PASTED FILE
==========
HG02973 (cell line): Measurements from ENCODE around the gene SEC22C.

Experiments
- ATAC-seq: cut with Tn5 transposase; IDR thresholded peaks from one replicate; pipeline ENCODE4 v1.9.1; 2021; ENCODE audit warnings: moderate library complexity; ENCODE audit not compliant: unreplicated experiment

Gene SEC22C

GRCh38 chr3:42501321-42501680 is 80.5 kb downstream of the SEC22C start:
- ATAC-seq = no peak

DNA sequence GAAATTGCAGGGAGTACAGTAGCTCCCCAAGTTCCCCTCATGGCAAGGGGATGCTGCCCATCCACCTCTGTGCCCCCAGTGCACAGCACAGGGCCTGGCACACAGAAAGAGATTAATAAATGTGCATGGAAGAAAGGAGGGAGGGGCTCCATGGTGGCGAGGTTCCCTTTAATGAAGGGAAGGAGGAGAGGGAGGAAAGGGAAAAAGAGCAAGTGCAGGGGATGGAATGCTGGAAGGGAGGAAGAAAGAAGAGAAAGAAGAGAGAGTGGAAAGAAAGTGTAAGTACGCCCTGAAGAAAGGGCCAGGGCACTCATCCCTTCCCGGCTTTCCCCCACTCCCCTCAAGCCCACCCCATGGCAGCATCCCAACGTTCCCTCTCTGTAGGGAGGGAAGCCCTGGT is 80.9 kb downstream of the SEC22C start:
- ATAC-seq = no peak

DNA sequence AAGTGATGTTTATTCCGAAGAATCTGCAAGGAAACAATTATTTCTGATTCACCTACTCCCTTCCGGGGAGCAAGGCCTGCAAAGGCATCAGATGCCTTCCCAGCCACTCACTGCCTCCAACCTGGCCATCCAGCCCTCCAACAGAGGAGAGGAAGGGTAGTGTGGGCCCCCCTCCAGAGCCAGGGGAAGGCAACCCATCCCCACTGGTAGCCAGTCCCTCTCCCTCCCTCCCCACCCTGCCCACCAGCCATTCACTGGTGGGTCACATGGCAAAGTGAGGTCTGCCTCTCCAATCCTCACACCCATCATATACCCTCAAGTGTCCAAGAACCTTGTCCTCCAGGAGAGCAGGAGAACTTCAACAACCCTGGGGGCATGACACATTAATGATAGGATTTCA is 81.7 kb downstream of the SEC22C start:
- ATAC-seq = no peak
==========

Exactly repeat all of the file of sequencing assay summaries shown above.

HG02973 (cell line): Measurements from ENCODE around the gene SEC22C.

Experiments
- ATAC-seq: cut with Tn5 transposase; IDR thresholded peaks from one replicate; pipeline ENCODE4 v1.9.1; 2021; ENCODE audit warnings: moderate library complexity; ENCODE audit not compliant: unreplicated experiment

Gene SEC22C

GRCh38 chr3:42501321-42501680 is 80.5 kb downstream of the SEC22C start:
- ATAC-seq = no peak

DNA sequence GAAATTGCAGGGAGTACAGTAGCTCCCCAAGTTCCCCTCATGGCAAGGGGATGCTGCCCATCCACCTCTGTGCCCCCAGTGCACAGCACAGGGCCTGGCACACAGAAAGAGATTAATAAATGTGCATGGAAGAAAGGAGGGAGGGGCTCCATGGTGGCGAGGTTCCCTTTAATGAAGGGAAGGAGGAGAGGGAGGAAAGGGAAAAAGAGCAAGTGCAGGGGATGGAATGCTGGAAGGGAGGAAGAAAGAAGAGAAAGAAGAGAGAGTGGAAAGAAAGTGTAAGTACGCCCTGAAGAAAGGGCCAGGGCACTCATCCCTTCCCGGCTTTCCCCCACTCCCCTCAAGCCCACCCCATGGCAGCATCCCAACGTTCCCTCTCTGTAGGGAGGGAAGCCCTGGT is 80.9 kb downstream of the SEC22C start:
- ATAC-seq = no peak

DNA sequence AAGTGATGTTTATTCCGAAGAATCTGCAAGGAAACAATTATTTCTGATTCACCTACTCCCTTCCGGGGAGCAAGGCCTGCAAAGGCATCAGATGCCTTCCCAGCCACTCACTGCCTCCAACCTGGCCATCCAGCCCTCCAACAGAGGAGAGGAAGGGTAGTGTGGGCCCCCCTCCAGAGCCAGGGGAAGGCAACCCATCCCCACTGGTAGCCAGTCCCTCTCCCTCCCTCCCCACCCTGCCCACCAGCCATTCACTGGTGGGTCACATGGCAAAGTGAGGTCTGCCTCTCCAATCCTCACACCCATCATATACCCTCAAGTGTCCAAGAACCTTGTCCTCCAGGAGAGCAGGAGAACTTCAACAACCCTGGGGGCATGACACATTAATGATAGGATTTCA is 81.7 kb downstream of the SEC22C start:
- ATAC-seq = no peak